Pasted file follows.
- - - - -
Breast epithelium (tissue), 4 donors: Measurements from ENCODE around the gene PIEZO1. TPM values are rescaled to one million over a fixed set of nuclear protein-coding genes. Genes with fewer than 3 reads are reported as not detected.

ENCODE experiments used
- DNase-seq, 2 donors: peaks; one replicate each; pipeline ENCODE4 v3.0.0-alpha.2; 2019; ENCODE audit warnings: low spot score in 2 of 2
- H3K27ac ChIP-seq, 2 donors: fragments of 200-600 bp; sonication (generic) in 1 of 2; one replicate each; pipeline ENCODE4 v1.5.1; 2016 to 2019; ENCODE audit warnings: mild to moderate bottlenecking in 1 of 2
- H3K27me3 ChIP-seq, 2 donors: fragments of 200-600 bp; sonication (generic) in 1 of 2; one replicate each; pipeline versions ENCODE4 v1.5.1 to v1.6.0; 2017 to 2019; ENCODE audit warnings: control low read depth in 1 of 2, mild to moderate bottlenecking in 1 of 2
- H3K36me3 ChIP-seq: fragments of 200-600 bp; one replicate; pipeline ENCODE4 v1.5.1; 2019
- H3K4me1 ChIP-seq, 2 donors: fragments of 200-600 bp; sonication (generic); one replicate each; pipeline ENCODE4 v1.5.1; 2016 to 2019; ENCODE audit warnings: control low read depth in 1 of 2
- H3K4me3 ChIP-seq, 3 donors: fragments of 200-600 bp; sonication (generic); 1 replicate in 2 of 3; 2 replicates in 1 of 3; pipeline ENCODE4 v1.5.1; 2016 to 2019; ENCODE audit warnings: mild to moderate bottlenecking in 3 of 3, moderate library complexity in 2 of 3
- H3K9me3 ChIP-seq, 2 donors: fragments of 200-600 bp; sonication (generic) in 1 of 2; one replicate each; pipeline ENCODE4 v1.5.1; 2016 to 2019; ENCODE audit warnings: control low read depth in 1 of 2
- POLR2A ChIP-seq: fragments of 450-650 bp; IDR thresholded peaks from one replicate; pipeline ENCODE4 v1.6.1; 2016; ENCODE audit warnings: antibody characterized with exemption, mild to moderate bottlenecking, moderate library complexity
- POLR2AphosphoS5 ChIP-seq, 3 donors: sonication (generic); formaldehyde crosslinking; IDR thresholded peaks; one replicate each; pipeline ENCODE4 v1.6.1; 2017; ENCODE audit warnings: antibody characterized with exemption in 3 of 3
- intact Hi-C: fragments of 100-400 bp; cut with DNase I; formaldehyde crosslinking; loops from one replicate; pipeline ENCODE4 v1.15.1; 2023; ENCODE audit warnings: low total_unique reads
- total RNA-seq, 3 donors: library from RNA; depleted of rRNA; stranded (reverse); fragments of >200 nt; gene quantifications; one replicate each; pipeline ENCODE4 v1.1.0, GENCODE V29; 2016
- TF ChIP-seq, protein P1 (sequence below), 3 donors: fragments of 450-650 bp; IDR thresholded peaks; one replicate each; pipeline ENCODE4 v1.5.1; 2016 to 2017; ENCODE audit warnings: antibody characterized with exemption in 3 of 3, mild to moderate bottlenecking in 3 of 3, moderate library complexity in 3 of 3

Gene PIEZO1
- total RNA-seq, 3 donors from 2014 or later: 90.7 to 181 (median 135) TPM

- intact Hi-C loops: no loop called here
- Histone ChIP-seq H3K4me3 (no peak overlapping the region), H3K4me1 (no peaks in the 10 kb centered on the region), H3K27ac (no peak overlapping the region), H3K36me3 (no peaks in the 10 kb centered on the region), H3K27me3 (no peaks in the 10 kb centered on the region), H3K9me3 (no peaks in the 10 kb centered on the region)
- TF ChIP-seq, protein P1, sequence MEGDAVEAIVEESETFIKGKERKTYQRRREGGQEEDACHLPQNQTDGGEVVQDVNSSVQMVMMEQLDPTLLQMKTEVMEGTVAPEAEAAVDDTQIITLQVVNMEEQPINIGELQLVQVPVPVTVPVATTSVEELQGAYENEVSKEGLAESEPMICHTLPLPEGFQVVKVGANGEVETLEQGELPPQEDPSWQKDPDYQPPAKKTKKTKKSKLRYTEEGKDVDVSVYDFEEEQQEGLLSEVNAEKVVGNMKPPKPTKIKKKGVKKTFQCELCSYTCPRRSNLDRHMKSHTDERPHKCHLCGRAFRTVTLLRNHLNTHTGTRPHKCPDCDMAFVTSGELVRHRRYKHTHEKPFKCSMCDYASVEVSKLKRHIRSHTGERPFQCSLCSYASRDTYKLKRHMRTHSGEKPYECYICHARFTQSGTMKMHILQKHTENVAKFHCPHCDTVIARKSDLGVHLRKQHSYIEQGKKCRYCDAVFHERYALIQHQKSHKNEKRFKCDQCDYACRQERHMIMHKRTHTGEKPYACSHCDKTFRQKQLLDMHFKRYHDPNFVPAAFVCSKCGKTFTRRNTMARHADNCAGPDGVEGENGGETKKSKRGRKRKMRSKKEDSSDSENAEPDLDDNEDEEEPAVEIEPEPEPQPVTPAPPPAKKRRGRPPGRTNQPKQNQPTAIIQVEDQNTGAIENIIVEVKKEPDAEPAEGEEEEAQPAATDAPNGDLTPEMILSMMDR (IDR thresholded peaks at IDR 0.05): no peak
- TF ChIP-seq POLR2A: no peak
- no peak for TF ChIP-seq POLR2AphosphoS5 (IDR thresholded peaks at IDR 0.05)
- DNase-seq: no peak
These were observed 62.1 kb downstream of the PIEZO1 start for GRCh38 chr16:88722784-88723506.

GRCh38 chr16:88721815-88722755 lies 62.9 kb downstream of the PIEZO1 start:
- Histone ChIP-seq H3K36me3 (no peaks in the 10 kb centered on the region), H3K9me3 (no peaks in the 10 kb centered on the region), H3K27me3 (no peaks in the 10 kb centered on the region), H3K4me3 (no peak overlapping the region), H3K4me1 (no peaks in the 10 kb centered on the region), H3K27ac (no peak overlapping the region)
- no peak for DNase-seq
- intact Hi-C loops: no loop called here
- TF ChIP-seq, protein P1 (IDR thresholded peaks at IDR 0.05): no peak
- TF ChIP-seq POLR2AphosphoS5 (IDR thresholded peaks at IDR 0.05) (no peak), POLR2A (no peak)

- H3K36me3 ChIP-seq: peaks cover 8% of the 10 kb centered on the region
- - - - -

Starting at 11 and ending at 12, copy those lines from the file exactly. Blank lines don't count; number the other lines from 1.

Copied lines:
- POLR2AphosphoS5 ChIP-seq, 3 donors: sonication (generic); formaldehyde crosslinking; IDR thresholded peaks; one replicate each; pipeline ENCODE4 v1.6.1; 2017; ENCODE audit warnings: antibody characterized with exemption in 3 of 3
- intact Hi-C: fragments of 100-400 bp; cut with DNase I; formaldehyde crosslinking; loops from one replicate; pipeline ENCODE4 v1.15.1; 2023; ENCODE audit warnings: low total_unique reads